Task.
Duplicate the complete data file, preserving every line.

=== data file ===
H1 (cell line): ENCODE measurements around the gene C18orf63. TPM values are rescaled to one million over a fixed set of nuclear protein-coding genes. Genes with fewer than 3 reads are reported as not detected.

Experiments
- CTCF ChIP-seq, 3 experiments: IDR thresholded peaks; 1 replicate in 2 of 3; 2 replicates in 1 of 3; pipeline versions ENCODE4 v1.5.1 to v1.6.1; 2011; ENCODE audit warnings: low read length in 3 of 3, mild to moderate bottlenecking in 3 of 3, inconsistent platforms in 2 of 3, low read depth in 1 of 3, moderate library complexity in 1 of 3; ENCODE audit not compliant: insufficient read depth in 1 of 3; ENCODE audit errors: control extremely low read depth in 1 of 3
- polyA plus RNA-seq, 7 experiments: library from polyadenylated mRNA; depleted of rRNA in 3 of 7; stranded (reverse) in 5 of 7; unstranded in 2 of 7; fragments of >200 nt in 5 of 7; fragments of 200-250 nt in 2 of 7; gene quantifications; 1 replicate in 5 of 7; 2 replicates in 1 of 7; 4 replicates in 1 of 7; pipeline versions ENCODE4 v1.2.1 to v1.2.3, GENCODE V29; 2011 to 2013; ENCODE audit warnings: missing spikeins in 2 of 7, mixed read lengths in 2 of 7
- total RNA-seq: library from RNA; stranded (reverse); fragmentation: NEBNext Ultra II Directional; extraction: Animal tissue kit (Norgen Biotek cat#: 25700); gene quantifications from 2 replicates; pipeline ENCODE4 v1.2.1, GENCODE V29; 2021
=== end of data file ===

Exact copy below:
H1 (cell line): ENCODE measurements around the gene C18orf63. TPM values are rescaled to one million over a fixed set of nuclear protein-coding genes. Genes with fewer than 3 reads are reported as not detected.

Experiments
- CTCF ChIP-seq, 3 experiments: IDR thresholded peaks; 1 replicate in 2 of 3; 2 replicates in 1 of 3; pipeline versions ENCODE4 v1.5.1 to v1.6.1; 2011; ENCODE audit warnings: low read length in 3 of 3, mild to moderate bottlenecking in 3 of 3, inconsistent platforms in 2 of 3, low read depth in 1 of 3, moderate library complexity in 1 of 3; ENCODE audit not compliant: insufficient read depth in 1 of 3; ENCODE audit errors: control extremely low read depth in 1 of 3
- polyA plus RNA-seq, 7 experiments: library from polyadenylated mRNA; depleted of rRNA in 3 of 7; stranded (reverse) in 5 of 7; unstranded in 2 of 7; fragments of >200 nt in 5 of 7; fragments of 200-250 nt in 2 of 7; gene quantifications; 1 replicate in 5 of 7; 2 replicates in 1 of 7; 4 replicates in 1 of 7; pipeline versions ENCODE4 v1.2.1 to v1.2.3, GENCODE V29; 2011 to 2013; ENCODE audit warnings: missing spikeins in 2 of 7, mixed read lengths in 2 of 7
- total RNA-seq: library from RNA; stranded (reverse); fragmentation: NEBNext Ultra II Directional; extraction: Animal tissue kit (Norgen Biotek cat#: 25700); gene quantifications from 2 replicates; pipeline ENCODE4 v1.2.1, GENCODE V29; 2021